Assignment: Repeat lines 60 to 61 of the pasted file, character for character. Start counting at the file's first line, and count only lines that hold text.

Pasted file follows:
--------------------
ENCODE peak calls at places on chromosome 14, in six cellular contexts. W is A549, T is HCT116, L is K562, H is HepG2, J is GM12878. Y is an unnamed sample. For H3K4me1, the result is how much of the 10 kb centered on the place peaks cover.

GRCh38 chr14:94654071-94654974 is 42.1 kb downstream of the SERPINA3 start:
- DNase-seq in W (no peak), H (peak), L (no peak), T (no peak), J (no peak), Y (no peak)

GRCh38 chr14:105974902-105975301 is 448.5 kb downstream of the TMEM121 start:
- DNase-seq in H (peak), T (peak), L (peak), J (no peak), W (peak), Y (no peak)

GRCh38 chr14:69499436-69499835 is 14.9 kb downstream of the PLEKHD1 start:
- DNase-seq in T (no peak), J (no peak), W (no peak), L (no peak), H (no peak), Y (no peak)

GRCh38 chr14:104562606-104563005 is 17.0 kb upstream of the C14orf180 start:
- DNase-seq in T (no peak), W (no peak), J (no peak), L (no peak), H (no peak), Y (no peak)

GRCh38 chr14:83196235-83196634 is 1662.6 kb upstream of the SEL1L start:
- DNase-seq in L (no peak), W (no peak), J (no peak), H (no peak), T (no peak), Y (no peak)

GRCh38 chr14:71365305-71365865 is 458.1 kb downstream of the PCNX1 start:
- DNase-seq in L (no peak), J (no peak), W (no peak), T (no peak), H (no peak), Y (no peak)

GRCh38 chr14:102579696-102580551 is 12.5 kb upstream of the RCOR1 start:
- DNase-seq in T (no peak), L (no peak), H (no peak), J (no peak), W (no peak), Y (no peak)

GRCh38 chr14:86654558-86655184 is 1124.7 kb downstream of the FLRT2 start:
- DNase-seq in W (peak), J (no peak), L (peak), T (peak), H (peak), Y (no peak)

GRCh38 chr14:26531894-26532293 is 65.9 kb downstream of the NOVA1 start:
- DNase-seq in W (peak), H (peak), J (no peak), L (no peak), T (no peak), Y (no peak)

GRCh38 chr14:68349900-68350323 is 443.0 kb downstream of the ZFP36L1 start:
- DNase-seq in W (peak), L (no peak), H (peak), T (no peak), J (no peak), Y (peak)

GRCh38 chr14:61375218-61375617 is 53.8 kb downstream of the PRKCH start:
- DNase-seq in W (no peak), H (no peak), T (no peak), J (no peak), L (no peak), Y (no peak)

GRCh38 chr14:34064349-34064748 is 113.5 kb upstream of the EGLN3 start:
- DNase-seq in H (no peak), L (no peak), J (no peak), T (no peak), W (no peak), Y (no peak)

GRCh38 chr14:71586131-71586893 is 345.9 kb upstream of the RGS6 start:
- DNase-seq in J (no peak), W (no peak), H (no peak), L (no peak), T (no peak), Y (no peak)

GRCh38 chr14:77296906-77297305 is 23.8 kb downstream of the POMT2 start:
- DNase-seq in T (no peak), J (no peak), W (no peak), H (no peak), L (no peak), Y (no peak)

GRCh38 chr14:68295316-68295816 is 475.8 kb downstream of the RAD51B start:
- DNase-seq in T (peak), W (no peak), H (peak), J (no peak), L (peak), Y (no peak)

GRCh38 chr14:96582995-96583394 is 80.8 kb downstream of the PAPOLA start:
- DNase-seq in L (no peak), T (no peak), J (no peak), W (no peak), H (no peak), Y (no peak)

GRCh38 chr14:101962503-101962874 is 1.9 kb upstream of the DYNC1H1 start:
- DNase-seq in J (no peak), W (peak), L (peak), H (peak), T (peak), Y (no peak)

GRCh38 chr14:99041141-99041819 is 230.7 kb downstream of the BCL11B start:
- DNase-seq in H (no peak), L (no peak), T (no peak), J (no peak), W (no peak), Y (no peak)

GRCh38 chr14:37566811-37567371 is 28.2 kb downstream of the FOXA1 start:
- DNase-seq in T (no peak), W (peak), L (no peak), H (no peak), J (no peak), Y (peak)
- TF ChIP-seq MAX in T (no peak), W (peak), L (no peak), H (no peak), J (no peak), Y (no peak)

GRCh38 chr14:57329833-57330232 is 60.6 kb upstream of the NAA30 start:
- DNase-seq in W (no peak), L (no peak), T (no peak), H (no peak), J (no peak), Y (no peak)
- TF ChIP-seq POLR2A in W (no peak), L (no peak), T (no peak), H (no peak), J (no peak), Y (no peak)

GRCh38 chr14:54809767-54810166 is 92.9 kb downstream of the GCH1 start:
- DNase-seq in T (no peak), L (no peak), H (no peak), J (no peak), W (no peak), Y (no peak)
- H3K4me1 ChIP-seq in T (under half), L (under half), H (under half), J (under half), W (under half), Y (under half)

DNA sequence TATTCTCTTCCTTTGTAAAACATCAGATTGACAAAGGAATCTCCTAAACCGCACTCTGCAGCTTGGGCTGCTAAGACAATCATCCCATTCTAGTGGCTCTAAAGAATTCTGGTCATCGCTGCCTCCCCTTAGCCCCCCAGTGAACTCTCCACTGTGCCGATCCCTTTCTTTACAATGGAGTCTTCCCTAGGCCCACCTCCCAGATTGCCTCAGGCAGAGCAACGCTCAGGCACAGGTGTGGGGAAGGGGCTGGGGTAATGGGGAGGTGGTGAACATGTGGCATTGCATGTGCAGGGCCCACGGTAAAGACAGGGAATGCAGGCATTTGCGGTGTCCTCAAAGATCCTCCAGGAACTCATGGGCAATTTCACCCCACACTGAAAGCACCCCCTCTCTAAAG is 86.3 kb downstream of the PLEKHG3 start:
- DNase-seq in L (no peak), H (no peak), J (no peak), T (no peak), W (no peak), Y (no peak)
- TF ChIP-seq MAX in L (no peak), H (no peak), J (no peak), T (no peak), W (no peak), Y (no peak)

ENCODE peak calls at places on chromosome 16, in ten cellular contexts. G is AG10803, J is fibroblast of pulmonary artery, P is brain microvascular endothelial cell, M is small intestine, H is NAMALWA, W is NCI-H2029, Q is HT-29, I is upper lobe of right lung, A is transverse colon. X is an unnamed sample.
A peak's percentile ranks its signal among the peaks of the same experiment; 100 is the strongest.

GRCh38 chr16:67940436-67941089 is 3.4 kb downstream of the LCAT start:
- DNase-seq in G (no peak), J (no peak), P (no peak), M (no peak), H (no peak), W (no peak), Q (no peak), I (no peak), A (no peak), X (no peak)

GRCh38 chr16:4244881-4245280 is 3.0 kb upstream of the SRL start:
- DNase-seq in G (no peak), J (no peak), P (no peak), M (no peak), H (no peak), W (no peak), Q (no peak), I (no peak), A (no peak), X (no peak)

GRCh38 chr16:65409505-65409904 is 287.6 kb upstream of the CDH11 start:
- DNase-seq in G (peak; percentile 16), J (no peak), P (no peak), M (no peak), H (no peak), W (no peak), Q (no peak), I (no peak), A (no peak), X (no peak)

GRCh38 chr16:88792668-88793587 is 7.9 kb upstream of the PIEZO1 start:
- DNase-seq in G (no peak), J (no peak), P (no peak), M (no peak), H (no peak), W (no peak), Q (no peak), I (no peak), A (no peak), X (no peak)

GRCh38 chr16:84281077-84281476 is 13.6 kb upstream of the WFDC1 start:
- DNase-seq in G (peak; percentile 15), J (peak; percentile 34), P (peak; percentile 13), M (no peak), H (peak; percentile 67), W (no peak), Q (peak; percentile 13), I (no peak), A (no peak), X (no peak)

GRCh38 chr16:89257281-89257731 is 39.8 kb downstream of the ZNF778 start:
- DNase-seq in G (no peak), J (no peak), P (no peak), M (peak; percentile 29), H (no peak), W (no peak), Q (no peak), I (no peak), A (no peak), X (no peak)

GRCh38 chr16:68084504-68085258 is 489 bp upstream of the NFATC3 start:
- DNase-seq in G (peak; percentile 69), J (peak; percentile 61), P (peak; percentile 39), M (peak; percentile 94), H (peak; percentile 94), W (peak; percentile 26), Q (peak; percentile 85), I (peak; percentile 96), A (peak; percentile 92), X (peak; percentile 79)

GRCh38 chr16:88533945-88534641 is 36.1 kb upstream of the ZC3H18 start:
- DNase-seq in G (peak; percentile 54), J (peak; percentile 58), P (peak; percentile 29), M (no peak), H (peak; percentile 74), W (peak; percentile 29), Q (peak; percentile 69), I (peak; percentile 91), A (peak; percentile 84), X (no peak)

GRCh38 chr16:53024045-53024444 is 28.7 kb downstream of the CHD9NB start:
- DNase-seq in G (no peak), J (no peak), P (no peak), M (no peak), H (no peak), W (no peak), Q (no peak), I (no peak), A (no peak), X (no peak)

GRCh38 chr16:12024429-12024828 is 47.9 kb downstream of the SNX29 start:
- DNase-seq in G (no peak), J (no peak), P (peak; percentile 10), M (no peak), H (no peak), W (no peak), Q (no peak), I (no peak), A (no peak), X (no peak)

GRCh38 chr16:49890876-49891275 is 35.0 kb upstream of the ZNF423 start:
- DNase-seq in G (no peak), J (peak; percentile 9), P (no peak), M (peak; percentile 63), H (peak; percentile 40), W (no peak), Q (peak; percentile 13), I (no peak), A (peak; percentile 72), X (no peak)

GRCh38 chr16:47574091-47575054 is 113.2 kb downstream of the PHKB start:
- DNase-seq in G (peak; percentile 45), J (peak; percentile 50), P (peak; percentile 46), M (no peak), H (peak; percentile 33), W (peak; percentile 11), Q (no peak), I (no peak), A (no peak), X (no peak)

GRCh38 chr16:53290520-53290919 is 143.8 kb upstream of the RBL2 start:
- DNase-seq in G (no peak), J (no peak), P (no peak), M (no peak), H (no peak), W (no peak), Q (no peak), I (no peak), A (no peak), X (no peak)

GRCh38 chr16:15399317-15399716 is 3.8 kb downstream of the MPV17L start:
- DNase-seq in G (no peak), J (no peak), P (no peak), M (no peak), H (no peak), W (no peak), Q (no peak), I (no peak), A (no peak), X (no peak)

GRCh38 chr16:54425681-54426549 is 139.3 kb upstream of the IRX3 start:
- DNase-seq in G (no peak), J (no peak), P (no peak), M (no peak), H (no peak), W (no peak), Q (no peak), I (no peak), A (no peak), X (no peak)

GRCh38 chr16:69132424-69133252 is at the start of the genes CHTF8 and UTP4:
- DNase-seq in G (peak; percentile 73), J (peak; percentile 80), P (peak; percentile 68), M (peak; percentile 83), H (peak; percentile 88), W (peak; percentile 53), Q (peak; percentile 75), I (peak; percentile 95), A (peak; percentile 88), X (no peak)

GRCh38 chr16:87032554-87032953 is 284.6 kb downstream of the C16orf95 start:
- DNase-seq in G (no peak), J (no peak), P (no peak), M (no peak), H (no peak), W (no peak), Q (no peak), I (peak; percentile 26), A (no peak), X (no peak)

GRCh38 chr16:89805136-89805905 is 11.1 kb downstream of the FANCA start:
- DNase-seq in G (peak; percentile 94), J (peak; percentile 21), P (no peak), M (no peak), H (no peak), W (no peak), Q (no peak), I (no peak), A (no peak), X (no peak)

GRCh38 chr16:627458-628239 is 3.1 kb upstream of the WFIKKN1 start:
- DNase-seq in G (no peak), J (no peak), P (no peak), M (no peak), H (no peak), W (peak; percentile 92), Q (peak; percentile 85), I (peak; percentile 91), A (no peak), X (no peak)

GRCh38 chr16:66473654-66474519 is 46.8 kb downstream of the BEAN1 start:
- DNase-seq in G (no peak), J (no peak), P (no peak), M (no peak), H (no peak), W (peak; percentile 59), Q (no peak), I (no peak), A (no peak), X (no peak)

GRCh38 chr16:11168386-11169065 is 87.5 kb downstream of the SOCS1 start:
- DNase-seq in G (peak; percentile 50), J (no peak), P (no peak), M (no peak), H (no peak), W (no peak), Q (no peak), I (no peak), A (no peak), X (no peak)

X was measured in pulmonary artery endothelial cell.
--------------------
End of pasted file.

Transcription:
GRCh38 chr16:84281077-84281476 is 13.6 kb upstream of the WFDC1 start:
- DNase-seq in G (peak; percentile 15), J (peak; percentile 34), P (peak; percentile 13), M (no peak), H (peak; percentile 67), W (no peak), Q (peak; percentile 13), I (no peak), A (no peak), X (no peak)